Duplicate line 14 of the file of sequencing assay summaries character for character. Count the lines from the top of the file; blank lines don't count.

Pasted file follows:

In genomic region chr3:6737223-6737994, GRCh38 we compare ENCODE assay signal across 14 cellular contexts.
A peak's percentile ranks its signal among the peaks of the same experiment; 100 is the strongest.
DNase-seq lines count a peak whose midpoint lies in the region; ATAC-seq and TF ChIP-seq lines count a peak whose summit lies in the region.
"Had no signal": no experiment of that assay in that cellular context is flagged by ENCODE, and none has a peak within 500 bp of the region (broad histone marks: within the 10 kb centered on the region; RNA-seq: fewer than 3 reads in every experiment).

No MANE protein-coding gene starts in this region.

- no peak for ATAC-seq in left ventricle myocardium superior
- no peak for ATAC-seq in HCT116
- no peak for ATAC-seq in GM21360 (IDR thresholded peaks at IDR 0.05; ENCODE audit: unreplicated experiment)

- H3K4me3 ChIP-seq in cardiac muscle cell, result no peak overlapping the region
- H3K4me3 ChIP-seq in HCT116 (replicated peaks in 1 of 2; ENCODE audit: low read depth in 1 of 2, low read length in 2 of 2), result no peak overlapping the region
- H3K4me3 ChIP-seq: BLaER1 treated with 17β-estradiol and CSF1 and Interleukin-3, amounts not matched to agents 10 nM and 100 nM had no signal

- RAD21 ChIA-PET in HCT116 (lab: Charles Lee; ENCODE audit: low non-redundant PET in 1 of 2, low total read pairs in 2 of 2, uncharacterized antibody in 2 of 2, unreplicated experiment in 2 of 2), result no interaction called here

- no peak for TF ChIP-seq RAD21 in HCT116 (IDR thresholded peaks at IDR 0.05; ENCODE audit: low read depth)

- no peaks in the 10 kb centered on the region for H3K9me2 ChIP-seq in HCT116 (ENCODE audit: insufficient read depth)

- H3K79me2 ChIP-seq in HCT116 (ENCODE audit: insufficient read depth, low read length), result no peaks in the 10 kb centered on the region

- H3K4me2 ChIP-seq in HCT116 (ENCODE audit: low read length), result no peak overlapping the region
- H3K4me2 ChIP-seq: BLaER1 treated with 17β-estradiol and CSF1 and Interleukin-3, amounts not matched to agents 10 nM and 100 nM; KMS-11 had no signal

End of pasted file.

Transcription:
- no peaks in the 10 kb centered on the region for H3K9me2 ChIP-seq in HCT116 (ENCODE audit: insufficient read depth)